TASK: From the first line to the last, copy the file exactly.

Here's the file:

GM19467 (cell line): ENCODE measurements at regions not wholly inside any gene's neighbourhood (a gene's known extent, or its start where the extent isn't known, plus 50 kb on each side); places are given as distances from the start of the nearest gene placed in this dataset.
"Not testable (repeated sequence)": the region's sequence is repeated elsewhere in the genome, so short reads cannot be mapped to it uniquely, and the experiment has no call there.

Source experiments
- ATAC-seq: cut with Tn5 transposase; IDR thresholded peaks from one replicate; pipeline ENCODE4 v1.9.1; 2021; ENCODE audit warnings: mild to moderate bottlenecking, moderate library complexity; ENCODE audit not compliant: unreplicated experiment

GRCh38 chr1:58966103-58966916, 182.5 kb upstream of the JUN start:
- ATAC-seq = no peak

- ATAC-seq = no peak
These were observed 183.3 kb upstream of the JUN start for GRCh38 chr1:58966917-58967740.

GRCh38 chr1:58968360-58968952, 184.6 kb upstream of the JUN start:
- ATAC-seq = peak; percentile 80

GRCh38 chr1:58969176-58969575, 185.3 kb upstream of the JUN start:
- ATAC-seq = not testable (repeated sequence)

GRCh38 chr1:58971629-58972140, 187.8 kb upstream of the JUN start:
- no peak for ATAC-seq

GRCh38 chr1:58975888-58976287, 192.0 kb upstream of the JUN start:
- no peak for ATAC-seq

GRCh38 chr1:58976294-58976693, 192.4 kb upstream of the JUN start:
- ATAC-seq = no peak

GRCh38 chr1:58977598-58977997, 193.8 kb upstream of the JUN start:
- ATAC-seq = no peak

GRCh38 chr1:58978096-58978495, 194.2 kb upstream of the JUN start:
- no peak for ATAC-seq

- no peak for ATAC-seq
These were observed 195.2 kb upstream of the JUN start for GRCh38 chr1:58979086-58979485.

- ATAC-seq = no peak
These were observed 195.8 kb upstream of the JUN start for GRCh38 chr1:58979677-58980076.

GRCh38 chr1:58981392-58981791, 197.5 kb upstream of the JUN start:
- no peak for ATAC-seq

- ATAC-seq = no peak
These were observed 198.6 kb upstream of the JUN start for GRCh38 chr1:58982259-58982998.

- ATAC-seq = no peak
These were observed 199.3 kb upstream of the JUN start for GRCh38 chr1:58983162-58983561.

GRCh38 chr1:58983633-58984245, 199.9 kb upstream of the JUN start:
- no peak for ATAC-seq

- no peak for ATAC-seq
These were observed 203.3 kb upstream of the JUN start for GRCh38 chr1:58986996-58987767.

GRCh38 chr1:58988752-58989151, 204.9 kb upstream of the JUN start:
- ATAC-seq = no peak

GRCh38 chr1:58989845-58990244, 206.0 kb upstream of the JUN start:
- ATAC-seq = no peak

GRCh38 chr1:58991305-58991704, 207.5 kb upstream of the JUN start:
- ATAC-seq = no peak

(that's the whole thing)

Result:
GM19467 (cell line): ENCODE measurements at regions not wholly inside any gene's neighbourhood (a gene's known extent, or its start where the extent isn't known, plus 50 kb on each side); places are given as distances from the start of the nearest gene placed in this dataset.
"Not testable (repeated sequence)": the region's sequence is repeated elsewhere in the genome, so short reads cannot be mapped to it uniquely, and the experiment has no call there.

Source experiments
- ATAC-seq: cut with Tn5 transposase; IDR thresholded peaks from one replicate; pipeline ENCODE4 v1.9.1; 2021; ENCODE audit warnings: mild to moderate bottlenecking, moderate library complexity; ENCODE audit not compliant: unreplicated experiment

GRCh38 chr1:58966103-58966916, 182.5 kb upstream of the JUN start:
- ATAC-seq = no peak

- ATAC-seq = no peak
These were observed 183.3 kb upstream of the JUN start for GRCh38 chr1:58966917-58967740.

GRCh38 chr1:58968360-58968952, 184.6 kb upstream of the JUN start:
- ATAC-seq = peak; percentile 80

GRCh38 chr1:58969176-58969575, 185.3 kb upstream of the JUN start:
- ATAC-seq = not testable (repeated sequence)

GRCh38 chr1:58971629-58972140, 187.8 kb upstream of the JUN start:
- no peak for ATAC-seq

GRCh38 chr1:58975888-58976287, 192.0 kb upstream of the JUN start:
- no peak for ATAC-seq

GRCh38 chr1:58976294-58976693, 192.4 kb upstream of the JUN start:
- ATAC-seq = no peak

GRCh38 chr1:58977598-58977997, 193.8 kb upstream of the JUN start:
- ATAC-seq = no peak

GRCh38 chr1:58978096-58978495, 194.2 kb upstream of the JUN start:
- no peak for ATAC-seq

- no peak for ATAC-seq
These were observed 195.2 kb upstream of the JUN start for GRCh38 chr1:58979086-58979485.

- ATAC-seq = no peak
These were observed 195.8 kb upstream of the JUN start for GRCh38 chr1:58979677-58980076.

GRCh38 chr1:58981392-58981791, 197.5 kb upstream of the JUN start:
- no peak for ATAC-seq

- ATAC-seq = no peak
These were observed 198.6 kb upstream of the JUN start for GRCh38 chr1:58982259-58982998.

- ATAC-seq = no peak
These were observed 199.3 kb upstream of the JUN start for GRCh38 chr1:58983162-58983561.

GRCh38 chr1:58983633-58984245, 199.9 kb upstream of the JUN start:
- no peak for ATAC-seq

- no peak for ATAC-seq
These were observed 203.3 kb upstream of the JUN start for GRCh38 chr1:58986996-58987767.

GRCh38 chr1:58988752-58989151, 204.9 kb upstream of the JUN start:
- ATAC-seq = no peak

GRCh38 chr1:58989845-58990244, 206.0 kb upstream of the JUN start:
- ATAC-seq = no peak

GRCh38 chr1:58991305-58991704, 207.5 kb upstream of the JUN start:
- ATAC-seq = no peak